In the Amazon age, it is more important than ever for retailers to offer a branded experience to consumers.
Saying it is the easy part. Understanding what that sentence means and how to do it is the difficult — and essential — part.
Bridget Fahrland, head of digital strategy at Astound Commerce, spends her days, and probably some nights, thinking about customer experience. She took a few minutes to talk to us at this summer’s IRCE conference. In the video clip below, she shares some of the fundamentals for building a memorable branded ecommerce experience.
So, the bad news is a branded experience doesn’t just happen. Sure, we know them when we see them: the Apple Store, REI in-store and online, Patagonia, even Amazon. Each of those, and many other retailers, have a feel that customers sense — a powerful way to set themselves apart from Amazon, in its way.
But from the outside, we’re looking at the results; not the process for getting there.
As you heard, Fahrland boils the getting-there part down to presenting a purpose, mission and message. It’s clear from her advice that content is a huge part of creating the right experience: breathtaking photos, engaging videos, rich writing, reviews, how-tos.
- A clear branded experience is vital in the Amazon era
- Find your way by identifying your purpose, mission and method
- Don’t neglect old-school market analysis in building your brand
Still, not every experience is the same. In fact, they shouldn’t be. A differentiated experience gives a retailer a competitive advantage. And while many consumers might find beautiful photographs and literary writing appealing, others might be looking for streamlined efficiency or the bargain-hunting experience.
Retailers have to know what makes sense for their brand and for those who are most likely to be, or become, their customers.
How do you know what your branded experience should be?
So, how do you know? Off-camera, Fahrland said merchants need to ask themselves the questions they want answered.
“Some of those answers come from within,” she said. “What is your mission as a company? How do you want to talk to customers?”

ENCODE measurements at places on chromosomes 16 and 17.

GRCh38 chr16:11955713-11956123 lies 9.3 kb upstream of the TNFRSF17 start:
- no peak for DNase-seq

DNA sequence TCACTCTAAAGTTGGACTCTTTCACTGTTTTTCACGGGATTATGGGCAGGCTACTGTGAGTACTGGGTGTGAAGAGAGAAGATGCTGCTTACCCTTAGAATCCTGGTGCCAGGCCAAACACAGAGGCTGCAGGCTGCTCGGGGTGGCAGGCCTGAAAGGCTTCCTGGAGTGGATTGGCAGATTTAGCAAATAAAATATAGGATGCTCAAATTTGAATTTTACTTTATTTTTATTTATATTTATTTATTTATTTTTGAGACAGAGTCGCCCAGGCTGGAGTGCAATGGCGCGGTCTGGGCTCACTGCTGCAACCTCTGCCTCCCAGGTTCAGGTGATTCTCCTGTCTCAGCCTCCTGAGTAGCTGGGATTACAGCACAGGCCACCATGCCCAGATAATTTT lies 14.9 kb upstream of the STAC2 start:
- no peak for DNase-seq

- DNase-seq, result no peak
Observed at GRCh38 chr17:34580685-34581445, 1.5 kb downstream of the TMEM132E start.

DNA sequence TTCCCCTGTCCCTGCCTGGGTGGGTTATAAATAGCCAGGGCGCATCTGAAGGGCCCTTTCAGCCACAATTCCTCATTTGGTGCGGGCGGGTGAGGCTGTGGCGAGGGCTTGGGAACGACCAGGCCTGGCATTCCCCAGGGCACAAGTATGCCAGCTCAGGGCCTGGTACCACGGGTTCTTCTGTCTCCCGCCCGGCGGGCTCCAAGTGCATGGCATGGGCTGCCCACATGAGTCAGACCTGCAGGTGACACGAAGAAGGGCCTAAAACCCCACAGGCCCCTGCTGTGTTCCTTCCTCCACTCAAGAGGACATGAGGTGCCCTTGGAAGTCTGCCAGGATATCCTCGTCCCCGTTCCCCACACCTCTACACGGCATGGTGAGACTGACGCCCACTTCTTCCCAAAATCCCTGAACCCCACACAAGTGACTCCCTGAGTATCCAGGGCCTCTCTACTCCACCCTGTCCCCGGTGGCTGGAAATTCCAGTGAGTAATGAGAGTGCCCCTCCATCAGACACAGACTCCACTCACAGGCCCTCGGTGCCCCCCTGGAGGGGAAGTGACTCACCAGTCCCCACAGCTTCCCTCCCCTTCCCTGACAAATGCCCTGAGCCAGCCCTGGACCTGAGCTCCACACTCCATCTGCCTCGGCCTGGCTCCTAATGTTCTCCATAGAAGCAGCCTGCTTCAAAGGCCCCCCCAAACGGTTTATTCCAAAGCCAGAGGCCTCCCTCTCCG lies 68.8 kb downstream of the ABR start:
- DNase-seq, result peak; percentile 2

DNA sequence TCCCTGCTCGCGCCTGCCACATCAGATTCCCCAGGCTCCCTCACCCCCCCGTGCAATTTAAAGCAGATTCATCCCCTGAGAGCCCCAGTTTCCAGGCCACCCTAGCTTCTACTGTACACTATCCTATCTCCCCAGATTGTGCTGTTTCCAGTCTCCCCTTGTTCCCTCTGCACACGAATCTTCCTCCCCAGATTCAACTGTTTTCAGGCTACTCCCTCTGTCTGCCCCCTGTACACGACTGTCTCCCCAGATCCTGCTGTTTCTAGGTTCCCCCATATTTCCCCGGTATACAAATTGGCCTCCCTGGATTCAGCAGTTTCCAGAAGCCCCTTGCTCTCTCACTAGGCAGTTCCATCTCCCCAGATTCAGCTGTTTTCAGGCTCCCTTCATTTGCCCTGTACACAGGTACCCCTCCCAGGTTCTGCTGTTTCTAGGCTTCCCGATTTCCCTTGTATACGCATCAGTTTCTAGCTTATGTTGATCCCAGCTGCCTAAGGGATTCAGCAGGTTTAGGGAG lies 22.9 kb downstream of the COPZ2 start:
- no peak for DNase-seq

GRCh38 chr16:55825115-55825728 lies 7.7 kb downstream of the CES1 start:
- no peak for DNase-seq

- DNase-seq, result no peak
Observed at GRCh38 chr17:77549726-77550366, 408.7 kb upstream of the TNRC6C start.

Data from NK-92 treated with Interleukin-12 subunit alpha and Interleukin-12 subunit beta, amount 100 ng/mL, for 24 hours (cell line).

But of course, seeking answers internally isn’t enough. Knowing the market and consumer preferences is important, too.
“What is resonating with your customers?” Fahrland said is a question retailers should ask.
Find out through A/B tests — yes, of digital sites’ features and functions, but also of branding content.
Doing good resonates with today's shopper, Accenture says:
Increasingly, a retailer’s mission extends beyond its mission serving customers to its mission serving society and the wider world. Millennials are increasingly looking to do business with retailers that take a stand on the environment, ethical sourcing of products and even political issues.
And while marketers tend to be obsessed with millennials, in many cases their habits and preferences are an indicator of where the larger population is headed.
And so, companies like Patagonia and TOMS shoes very publicly embrace social causes. The trick, of course, is to think strategically while acting genuinely.
It’s not always simple. A retailer might not hit on the answer in one go. But the effort is worth it and something consumers have come to expect.
If you’re interested in learning more about how successful companies have incorporated social responsibility into their brand experience, check out “Your Values Are Your Brand: The Impact of Corporate Social Responsibility on Ecommerce.”